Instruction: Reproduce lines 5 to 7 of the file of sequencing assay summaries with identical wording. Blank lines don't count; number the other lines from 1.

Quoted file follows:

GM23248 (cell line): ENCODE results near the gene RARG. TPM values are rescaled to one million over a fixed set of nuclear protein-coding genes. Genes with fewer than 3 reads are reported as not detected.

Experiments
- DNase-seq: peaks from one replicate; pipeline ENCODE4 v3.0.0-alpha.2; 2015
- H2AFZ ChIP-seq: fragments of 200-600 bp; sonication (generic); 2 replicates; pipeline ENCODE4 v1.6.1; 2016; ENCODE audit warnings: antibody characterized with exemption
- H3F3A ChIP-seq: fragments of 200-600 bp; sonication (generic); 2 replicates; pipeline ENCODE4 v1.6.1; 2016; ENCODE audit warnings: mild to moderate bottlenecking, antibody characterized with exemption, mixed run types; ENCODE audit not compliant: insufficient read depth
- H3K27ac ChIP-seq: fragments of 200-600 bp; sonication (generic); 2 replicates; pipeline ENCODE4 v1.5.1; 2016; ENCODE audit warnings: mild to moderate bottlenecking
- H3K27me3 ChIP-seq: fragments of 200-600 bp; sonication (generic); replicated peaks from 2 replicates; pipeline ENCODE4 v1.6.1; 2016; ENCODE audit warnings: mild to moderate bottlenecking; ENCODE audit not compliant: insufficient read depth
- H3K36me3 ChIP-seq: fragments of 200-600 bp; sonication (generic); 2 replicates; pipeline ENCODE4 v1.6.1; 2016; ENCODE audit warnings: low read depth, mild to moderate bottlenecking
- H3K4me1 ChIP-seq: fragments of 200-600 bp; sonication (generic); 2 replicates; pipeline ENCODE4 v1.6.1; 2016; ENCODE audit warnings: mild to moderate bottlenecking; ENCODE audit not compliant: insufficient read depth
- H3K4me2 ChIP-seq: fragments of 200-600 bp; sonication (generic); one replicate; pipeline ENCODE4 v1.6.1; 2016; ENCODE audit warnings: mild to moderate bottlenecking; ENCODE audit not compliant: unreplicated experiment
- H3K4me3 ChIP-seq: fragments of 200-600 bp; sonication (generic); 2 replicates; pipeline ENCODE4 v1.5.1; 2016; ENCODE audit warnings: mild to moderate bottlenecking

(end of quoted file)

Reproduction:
- H3F3A ChIP-seq: fragments of 200-600 bp; sonication (generic); 2 replicates; pipeline ENCODE4 v1.6.1; 2016; ENCODE audit warnings: mild to moderate bottlenecking, antibody characterized with exemption, mixed run types; ENCODE audit not compliant: insufficient read depth
- H3K27ac ChIP-seq: fragments of 200-600 bp; sonication (generic); 2 replicates; pipeline ENCODE4 v1.5.1; 2016; ENCODE audit warnings: mild to moderate bottlenecking
- H3K27me3 ChIP-seq: fragments of 200-600 bp; sonication (generic); replicated peaks from 2 replicates; pipeline ENCODE4 v1.6.1; 2016; ENCODE audit warnings: mild to moderate bottlenecking; ENCODE audit not compliant: insufficient read depth